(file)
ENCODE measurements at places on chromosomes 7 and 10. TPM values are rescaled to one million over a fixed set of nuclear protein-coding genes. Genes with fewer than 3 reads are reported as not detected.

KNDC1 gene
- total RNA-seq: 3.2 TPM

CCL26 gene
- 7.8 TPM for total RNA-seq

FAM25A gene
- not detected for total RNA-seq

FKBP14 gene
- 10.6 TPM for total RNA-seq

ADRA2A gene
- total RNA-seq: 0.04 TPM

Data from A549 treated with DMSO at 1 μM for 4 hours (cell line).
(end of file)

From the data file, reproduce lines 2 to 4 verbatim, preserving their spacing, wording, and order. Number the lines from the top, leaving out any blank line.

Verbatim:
KNDC1 gene
- total RNA-seq: 3.2 TPM

CCL26 gene